Before “Boys Don’t Cry,” Drew Barrymore wanted to play Brandon Teena, and she asked Harmony Korine to direct it. I don’t want to say I’m offended, ’cause that’s such a strong word.
She had hoped to quickly refuel – alone – before beginning our interview.
Unfortunately I arrived 15 minutes ahead of schedule and now we are both forced to confront a shared nightmare: eating in front of a stranger. She has claimed, been, had, "it" ever since when she began working as an actress and model in the early 90s.
Might she have ordered a more pronounceable salad if I wasn't there? Probably not – Chloë Sevigny is unwaveringly authentic in her coolness.
No one could rise as high as she has if they weren't really the person they're projecting.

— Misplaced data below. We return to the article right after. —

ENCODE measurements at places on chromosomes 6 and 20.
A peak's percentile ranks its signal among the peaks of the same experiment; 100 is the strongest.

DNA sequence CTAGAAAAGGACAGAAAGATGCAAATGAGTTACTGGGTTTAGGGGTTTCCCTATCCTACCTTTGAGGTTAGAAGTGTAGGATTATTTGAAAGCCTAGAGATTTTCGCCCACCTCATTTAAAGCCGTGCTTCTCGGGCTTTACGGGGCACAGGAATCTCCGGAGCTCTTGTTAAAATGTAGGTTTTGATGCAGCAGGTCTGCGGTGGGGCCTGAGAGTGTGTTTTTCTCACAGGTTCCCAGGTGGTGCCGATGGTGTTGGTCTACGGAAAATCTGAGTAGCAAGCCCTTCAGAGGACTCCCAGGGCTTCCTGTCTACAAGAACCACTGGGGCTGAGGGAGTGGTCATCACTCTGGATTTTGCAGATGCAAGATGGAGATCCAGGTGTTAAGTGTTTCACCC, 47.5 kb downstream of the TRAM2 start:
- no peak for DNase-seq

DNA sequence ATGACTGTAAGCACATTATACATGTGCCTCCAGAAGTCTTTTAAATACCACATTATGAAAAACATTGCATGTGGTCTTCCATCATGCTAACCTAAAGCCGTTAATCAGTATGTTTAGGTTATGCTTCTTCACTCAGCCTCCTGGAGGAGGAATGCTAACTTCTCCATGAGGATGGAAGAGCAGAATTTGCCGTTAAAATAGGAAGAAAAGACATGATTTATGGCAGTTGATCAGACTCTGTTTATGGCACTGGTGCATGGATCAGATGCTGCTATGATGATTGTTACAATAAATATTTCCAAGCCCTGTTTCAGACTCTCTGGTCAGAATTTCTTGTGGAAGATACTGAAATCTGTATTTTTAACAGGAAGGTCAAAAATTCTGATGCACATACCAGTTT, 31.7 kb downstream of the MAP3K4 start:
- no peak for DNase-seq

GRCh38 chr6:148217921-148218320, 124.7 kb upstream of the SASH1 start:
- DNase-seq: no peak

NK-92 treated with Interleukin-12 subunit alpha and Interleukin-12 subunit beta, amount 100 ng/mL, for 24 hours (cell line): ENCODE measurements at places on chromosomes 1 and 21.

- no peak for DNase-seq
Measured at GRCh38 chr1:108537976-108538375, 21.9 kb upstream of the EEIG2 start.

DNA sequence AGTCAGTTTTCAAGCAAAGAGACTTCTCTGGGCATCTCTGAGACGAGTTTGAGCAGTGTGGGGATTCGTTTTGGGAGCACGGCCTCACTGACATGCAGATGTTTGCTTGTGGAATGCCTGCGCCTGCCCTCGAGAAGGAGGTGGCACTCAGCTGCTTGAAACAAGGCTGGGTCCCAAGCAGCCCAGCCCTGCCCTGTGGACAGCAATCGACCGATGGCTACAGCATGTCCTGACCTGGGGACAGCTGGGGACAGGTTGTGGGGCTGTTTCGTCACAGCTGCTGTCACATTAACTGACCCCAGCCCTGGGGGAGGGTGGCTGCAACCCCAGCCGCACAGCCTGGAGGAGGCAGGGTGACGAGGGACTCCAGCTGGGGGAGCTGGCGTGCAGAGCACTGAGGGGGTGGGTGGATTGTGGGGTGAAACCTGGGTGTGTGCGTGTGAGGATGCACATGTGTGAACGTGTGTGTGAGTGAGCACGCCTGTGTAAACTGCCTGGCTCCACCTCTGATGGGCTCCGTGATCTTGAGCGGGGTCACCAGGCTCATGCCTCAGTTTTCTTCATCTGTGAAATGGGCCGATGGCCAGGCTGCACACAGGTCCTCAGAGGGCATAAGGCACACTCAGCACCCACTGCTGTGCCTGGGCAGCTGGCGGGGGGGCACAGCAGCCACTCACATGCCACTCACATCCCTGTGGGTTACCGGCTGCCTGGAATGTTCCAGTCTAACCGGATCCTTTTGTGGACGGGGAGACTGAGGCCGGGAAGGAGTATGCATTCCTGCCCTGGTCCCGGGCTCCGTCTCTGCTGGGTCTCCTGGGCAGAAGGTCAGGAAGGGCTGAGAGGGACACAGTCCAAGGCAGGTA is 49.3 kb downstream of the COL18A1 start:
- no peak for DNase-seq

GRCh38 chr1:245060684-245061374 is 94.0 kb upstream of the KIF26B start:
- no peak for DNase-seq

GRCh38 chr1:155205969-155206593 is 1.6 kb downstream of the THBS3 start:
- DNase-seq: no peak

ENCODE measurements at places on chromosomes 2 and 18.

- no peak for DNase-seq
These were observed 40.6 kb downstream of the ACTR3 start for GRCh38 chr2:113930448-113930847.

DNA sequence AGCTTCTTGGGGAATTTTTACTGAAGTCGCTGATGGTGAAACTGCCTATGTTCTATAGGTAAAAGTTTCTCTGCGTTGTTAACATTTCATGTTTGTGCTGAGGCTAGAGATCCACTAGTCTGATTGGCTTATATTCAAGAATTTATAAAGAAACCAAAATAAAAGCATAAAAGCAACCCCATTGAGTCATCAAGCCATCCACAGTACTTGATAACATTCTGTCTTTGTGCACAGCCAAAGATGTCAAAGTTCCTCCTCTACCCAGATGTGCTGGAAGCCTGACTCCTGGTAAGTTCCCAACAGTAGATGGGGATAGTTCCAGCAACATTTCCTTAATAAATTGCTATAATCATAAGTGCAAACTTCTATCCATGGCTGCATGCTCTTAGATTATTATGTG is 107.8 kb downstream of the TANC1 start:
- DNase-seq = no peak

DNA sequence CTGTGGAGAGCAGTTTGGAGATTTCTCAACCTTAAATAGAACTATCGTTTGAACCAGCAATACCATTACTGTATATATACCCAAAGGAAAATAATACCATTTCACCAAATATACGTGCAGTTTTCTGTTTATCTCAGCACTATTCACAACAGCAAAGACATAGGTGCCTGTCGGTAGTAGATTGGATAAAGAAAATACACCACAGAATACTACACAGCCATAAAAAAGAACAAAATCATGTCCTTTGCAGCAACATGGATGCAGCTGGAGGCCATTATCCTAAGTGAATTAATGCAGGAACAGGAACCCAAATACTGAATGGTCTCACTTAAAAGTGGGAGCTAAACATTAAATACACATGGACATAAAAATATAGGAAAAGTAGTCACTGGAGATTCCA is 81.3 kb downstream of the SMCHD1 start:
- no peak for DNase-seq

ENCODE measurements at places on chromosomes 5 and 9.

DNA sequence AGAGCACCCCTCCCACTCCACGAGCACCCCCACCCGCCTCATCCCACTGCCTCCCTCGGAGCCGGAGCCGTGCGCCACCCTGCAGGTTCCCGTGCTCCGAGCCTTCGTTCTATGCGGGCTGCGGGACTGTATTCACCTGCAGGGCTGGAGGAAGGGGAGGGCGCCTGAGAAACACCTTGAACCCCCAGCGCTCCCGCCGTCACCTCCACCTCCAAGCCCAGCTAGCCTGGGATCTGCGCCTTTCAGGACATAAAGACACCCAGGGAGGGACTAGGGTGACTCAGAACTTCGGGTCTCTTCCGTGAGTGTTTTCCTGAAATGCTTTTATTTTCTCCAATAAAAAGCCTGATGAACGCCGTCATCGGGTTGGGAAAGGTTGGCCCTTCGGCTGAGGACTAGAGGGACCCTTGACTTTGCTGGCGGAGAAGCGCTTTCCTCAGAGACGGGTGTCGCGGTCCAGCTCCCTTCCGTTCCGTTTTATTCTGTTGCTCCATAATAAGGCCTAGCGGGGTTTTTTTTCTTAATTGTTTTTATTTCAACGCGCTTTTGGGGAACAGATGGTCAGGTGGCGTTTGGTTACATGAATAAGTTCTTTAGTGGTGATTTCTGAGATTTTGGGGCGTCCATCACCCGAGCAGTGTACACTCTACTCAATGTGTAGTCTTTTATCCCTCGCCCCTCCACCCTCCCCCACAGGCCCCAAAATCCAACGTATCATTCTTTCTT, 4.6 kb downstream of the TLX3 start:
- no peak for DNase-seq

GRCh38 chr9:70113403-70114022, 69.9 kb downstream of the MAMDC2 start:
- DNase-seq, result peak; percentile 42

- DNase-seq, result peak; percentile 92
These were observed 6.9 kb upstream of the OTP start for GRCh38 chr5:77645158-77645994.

“Also …” she says, biting her lip, “I think because my father had passed away, it was just sort of comforting.
Receiving communion makes me feel better about myself, for some reason.
She is an American actress, fashion stylist and model.
Sevigny was found in the city in New York City in 1992 by a magazine supervisor, who offered her occupations both displaying and interning at Sassy Magazine. Her mom is Polish American, and her dad was of French Canadian legacy.
“There are so many memories there for me,” she explains, her voice, like her laugh, deep and odd. Then she explains why, having rebelled against the church as a teen growing up in ultra-conservative suburb of Darien, Connecticut, she came back to the fold. “I had to murder this girl every night on stage, and you know, sodomise her and light her on fire and I got really disturbed.